I was honored to receive a review copy of WOLF HALL last week, and although I've been juggling numerous literary deadlines of my own, I will say this much ... this sweeping novel of the Tudor court, featuring at its center the manipulative, and frankly unlikeable, Thomas Cromwell, whose star rose and fell at the whim of Henry VIII, is very difficult to put down.
A full discussion of WOLF HALL will follow in a subsequent post (at the moment I'm only 275 pages into the 532-page novel). So far I can state unevoquivically that it is to Mantel's credit that she has managed to create a terrific page-turner (though a dense read, to be sure) and a positively compelling story (even when you know the inevitable outcome) from the point of view of an utterly objectionable human being.

Thursday, September 17, 2009

NOTORIOUS ROYAL MARRIAGES -- the cover!



In my book, thirteen is a lucky number. So, without further ado (though feel free to imagine a fanfare or a drum roll, or both) ... here is the cover for my thirteenth book:





NOTORIOUS ROYAL MARRIAGES:
A Juicy Journey Through Nine Centuries of Dynasty, Destiny, and Desire



Release date is January 5, 2010. You can preorder at
http://www.amazon.com/Notorious-Royal-Marriages-Journey-Centuries/dp/0451229010/ref=sr_1_1?ie=UTF8&s=books&qid=1253211149&sr=1-1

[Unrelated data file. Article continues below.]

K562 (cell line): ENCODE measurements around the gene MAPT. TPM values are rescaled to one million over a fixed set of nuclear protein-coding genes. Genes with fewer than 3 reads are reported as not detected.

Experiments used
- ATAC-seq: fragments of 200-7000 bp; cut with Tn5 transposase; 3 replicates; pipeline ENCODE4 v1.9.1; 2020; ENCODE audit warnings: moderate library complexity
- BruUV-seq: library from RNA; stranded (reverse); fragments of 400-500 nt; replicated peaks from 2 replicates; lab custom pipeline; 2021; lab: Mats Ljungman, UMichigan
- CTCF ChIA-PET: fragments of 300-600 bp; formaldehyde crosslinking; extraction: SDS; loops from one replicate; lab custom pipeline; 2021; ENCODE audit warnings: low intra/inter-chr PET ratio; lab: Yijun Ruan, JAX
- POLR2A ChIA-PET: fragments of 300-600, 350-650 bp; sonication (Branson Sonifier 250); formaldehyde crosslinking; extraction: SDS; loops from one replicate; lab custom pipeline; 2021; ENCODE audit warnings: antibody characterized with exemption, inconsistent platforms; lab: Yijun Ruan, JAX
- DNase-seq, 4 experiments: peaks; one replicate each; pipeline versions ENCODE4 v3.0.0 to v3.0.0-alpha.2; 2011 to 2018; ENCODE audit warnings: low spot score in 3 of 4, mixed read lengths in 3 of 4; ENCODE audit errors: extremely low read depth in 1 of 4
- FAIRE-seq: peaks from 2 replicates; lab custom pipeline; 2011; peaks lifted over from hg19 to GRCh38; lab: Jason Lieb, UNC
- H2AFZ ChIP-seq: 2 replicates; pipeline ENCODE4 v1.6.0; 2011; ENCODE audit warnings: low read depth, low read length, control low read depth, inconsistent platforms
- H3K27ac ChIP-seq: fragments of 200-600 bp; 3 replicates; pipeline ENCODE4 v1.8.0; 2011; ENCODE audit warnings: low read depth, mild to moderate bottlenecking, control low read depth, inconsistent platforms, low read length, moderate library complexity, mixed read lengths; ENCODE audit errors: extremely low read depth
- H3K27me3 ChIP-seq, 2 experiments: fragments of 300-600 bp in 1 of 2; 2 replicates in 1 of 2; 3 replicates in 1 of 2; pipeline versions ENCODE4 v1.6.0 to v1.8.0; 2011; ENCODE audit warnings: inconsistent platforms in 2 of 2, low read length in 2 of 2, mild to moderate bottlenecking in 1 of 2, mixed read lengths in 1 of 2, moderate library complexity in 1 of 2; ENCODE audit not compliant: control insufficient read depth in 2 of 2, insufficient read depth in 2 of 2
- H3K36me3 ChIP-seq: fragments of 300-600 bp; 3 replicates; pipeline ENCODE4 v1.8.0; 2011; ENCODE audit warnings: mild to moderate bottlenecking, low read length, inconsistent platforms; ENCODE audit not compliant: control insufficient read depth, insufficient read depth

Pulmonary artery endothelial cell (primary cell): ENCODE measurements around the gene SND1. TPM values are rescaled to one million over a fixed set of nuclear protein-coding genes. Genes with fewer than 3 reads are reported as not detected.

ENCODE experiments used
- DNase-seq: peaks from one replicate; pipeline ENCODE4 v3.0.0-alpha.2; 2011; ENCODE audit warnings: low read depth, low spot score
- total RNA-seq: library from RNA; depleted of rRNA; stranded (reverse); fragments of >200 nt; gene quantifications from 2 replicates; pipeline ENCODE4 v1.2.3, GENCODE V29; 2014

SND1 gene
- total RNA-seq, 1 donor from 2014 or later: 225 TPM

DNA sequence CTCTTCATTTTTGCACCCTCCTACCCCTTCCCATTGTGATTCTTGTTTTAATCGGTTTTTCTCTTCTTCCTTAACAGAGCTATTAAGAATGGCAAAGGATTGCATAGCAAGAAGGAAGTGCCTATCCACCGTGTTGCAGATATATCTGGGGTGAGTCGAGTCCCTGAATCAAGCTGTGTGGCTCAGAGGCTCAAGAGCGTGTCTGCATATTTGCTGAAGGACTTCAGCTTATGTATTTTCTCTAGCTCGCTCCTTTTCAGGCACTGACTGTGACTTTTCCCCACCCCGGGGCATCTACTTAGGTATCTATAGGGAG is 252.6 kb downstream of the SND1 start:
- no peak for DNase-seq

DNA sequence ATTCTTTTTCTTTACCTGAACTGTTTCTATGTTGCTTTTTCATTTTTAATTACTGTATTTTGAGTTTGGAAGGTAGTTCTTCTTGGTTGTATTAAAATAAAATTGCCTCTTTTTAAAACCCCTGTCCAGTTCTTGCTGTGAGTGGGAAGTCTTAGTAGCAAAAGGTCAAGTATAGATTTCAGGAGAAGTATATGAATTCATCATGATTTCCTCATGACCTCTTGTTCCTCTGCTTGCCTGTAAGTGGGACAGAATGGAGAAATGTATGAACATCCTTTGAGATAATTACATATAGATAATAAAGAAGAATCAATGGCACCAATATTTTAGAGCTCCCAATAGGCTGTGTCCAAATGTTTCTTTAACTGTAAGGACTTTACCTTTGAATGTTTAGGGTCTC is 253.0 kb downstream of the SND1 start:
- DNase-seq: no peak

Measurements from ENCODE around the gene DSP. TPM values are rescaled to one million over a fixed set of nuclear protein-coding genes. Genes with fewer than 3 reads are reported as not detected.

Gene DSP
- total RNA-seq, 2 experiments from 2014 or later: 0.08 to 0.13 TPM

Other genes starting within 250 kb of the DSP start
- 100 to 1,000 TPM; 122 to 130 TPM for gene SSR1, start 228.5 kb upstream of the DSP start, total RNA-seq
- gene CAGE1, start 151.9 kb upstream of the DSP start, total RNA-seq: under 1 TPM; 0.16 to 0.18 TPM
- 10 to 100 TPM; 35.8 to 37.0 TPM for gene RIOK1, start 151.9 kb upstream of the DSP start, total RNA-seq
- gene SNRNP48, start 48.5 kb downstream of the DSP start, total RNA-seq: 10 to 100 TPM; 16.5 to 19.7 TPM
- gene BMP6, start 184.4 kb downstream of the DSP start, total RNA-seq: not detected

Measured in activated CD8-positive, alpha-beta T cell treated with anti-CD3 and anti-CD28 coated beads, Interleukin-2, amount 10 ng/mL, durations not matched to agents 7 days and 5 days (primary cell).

Wednesday, September 16, 2009

Because I love it...




Sandro Botticelli's Birth of Venus
in the Uffizi Gallery in Florence
c. 1482-1486

An "enchanting" contest



Ms. Lucy, over at the marvelously informative Enchanted by Josephine blog (http://enchantedbyjosephine.blogspot.com/), is holding a cyber raffle today for Carolly Erickson's nonfiction title, Royal Panoply.



Yeah, I write that stuff, too -- but one can never have enough research books; plus it's always interesting to learn the perspectives of other authors on some of the same ground I cover, but if there wasn't so much interest in these enduring (and occasionally endearing) royals, there wouldn't be so many books on them!




So I say, keep it coming, readers! Once you've read the fictional versions of some of the lives of the royals, and of their friends and lovers, take a nip over to the nonfiction aisle of your local (or cyber) bookstore and pick up a book like Ms. Erickson's -- or mine -- I particularly recommend ROYAL AFFAIRS, A Lusty Romp Through the Extramarital Adventures that Rocked the British Monarchy.




My second nonfiction title, NOTORIOUS ROYAL MARRIAGES: A Juicy Journey Through Nine Centuries of Dynasty, Destiny, and Desire (NAL, January 5, 2010) is available for pre-order, just a click or two away at all major online bookstores.




Or, if you've first familiarized yourself with the facts, I encourage you to saunter over to the historical fiction section for the highly imagined (and frequently imaginative) versions.